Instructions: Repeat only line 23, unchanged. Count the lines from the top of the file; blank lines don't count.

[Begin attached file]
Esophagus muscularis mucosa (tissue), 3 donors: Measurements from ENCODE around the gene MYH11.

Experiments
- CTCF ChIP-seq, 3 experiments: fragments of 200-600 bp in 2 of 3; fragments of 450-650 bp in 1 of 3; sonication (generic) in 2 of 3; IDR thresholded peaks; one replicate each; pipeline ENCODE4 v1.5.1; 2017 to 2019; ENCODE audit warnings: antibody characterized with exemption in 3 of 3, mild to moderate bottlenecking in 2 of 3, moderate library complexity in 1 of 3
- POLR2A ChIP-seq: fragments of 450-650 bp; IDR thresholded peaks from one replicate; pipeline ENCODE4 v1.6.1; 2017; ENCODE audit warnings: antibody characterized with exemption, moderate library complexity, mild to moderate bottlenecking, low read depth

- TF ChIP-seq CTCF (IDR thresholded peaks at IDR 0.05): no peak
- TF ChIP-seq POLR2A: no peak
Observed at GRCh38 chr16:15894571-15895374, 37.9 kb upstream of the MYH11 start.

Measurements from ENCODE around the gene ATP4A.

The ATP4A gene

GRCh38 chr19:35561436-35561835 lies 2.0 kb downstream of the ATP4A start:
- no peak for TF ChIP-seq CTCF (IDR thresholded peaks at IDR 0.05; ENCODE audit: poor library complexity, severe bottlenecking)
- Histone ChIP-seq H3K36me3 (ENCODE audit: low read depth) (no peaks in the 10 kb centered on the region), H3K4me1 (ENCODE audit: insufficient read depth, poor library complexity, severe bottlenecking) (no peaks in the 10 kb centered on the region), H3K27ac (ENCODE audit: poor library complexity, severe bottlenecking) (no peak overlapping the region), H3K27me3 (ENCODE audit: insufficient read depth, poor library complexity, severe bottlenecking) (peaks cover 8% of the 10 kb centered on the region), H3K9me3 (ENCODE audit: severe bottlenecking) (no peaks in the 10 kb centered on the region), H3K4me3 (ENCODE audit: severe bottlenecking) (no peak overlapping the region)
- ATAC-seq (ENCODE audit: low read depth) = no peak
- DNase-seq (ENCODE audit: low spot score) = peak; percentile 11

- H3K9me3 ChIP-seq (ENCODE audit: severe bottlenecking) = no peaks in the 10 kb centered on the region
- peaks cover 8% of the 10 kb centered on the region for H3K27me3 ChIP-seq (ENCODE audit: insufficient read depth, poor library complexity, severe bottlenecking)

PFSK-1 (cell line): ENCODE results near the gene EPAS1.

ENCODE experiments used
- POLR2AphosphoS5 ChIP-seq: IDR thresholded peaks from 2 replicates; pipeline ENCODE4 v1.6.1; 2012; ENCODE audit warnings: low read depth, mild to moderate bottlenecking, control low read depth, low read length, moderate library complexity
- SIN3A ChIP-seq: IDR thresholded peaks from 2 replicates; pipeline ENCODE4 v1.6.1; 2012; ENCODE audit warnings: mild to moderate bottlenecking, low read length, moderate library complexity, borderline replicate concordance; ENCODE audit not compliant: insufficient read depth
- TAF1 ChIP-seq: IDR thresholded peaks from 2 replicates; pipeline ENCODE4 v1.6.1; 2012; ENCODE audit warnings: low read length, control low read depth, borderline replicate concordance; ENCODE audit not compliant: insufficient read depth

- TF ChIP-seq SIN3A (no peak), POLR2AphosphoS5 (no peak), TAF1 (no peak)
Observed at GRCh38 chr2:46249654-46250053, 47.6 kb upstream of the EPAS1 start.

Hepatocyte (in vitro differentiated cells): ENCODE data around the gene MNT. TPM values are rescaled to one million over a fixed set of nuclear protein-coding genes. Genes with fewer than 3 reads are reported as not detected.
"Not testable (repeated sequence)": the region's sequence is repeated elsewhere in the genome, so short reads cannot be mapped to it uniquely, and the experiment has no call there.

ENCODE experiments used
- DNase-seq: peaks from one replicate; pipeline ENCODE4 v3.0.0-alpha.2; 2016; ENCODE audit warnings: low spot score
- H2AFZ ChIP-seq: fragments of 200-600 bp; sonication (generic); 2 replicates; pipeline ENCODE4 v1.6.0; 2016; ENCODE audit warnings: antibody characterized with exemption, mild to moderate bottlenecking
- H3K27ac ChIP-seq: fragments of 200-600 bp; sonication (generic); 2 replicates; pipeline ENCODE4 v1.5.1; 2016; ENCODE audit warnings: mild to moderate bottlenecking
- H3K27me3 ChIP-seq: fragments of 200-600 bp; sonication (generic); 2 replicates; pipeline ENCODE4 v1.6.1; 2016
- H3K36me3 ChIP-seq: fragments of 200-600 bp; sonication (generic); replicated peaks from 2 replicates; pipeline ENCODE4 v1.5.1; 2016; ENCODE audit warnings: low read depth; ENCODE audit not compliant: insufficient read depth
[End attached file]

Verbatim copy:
Observed at GRCh38 chr2:46249654-46250053, 47.6 kb upstream of the EPAS1 start.